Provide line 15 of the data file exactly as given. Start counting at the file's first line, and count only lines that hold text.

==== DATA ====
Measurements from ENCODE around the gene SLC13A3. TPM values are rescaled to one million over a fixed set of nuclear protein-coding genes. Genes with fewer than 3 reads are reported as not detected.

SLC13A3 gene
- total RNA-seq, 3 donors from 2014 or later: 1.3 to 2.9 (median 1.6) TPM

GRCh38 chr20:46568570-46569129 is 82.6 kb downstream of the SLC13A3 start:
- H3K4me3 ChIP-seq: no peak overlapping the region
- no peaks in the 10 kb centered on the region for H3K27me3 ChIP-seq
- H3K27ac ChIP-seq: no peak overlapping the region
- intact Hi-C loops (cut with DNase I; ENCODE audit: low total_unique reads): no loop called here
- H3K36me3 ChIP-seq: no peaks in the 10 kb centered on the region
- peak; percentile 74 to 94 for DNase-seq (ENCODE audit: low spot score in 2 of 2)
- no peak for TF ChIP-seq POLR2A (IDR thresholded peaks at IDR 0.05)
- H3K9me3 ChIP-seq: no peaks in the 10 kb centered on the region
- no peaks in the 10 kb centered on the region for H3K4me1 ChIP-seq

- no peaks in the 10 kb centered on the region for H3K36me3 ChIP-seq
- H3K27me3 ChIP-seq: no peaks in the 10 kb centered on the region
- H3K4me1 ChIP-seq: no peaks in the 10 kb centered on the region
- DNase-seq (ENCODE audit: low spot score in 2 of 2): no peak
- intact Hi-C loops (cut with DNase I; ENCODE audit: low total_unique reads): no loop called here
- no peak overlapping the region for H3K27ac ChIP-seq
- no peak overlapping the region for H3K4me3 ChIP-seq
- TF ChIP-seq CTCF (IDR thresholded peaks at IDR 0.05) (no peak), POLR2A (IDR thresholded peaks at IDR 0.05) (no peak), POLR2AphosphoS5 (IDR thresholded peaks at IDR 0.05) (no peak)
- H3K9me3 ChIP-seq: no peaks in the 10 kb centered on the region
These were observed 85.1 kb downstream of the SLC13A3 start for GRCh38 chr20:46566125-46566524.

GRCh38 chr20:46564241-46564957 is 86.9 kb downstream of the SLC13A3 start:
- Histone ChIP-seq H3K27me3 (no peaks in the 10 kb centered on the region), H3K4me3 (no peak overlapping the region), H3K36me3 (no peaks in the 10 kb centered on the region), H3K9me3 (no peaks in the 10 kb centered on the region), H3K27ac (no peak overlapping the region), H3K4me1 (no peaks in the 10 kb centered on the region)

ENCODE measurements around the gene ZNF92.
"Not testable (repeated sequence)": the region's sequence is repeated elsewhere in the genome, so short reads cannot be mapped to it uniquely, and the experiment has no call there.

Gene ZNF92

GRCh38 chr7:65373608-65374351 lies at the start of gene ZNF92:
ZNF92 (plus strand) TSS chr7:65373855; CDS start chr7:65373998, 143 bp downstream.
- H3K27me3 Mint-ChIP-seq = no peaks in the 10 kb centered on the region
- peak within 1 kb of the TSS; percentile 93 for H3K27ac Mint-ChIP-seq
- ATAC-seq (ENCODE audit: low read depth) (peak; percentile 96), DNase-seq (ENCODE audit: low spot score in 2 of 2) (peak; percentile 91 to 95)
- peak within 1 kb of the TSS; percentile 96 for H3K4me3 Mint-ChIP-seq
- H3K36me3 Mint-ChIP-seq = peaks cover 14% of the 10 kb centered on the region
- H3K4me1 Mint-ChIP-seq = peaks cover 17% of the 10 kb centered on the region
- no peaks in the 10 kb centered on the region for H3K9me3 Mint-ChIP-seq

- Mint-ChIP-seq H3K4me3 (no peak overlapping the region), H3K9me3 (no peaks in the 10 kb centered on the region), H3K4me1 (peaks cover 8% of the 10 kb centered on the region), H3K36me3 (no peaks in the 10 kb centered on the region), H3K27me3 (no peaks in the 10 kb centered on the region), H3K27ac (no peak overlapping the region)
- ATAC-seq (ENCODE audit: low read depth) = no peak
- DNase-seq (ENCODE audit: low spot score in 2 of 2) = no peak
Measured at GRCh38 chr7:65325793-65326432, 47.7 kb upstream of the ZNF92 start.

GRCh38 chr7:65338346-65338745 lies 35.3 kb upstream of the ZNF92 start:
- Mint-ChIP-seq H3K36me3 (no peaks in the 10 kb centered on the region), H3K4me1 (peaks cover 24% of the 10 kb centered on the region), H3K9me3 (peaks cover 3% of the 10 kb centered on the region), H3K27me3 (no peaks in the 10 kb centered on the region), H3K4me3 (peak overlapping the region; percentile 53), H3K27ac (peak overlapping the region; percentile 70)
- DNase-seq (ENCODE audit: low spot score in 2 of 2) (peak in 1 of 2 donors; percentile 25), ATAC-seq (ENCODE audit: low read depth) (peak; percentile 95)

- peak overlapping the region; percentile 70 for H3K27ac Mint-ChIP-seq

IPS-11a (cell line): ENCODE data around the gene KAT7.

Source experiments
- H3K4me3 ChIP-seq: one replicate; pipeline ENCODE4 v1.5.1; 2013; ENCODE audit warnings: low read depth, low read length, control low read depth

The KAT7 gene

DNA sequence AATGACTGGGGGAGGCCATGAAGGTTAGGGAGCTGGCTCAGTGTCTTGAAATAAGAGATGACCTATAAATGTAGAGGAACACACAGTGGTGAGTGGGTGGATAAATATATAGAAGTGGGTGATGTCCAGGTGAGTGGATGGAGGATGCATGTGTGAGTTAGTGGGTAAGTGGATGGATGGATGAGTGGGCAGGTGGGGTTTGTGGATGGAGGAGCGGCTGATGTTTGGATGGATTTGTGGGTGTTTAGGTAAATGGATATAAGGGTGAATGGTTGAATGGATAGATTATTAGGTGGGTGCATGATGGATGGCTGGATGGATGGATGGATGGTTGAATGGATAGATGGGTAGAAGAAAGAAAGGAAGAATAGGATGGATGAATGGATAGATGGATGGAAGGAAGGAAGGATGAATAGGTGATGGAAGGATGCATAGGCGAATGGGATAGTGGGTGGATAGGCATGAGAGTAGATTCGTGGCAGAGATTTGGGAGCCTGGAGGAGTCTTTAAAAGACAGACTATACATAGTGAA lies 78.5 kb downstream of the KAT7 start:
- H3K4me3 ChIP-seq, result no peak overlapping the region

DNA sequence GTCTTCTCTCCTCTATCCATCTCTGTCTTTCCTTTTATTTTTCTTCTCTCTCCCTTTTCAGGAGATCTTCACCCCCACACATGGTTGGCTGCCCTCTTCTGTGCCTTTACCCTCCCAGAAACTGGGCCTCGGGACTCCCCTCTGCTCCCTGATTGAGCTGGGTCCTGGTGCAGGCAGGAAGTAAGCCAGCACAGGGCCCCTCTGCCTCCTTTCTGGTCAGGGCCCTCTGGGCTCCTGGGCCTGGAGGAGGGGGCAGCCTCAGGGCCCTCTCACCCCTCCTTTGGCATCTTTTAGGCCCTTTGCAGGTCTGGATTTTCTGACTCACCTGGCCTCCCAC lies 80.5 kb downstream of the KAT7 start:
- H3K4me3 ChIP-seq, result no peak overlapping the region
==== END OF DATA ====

- H3K27me3 ChIP-seq: no peaks in the 10 kb centered on the region